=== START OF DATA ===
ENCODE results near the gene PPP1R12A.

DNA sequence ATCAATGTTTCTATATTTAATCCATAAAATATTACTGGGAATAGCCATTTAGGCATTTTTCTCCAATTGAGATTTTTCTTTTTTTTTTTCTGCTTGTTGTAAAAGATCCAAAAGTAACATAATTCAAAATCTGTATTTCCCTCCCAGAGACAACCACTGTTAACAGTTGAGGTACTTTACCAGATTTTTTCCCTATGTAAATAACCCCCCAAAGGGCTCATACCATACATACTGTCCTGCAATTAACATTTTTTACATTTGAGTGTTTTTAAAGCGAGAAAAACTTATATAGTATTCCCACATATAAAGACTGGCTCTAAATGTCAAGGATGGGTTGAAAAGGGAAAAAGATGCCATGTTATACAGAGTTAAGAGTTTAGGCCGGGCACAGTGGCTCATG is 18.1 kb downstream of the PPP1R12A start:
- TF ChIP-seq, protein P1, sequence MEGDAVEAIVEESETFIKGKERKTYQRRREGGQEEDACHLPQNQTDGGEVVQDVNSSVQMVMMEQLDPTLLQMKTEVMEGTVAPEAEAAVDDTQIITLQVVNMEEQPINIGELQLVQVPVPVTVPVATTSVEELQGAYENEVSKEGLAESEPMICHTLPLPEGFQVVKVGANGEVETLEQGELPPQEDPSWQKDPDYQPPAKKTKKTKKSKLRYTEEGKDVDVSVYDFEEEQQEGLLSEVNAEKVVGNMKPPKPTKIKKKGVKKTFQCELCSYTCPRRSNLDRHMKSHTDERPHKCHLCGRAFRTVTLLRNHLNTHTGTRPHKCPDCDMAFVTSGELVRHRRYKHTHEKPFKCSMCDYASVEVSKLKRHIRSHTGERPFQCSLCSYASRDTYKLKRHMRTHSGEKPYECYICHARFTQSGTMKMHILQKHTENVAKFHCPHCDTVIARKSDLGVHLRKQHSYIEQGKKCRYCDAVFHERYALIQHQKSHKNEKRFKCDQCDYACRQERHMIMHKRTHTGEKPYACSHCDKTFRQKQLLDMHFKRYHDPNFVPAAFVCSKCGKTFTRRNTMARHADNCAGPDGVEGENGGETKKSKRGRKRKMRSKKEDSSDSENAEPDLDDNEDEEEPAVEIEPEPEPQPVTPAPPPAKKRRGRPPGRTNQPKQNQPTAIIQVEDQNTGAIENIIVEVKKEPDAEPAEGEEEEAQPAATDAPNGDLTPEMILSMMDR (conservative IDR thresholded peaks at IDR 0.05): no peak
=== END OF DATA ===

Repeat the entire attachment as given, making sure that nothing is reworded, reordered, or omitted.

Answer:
ENCODE results near the gene PPP1R12A.

DNA sequence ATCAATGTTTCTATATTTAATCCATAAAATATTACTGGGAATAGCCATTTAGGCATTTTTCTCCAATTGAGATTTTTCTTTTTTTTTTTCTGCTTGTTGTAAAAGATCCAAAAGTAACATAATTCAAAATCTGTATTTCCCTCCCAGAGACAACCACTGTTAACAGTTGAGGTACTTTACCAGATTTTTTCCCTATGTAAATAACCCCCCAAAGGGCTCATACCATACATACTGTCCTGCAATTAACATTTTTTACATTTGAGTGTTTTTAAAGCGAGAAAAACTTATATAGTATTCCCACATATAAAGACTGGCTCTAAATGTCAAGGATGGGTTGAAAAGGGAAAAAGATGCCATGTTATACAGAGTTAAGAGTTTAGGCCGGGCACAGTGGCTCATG is 18.1 kb downstream of the PPP1R12A start:
- TF ChIP-seq, protein P1, sequence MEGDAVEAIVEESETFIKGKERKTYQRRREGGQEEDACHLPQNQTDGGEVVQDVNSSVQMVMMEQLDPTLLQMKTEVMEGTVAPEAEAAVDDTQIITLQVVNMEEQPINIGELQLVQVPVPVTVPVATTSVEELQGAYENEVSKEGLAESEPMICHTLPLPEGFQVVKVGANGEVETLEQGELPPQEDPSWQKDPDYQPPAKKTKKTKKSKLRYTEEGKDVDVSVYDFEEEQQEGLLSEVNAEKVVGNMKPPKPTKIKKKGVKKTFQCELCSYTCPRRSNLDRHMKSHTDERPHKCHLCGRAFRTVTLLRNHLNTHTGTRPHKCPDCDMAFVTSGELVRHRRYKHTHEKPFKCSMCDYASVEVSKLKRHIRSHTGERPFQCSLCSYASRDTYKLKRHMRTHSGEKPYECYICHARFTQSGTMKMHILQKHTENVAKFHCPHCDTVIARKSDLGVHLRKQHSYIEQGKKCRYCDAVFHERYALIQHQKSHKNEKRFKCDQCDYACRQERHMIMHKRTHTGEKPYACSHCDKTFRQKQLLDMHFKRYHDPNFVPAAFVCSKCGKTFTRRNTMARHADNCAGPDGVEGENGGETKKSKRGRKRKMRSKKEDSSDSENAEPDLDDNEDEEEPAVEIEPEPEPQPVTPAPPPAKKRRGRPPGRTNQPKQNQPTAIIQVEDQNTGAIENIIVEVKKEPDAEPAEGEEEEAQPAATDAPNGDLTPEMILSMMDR (conservative IDR thresholded peaks at IDR 0.05): no peak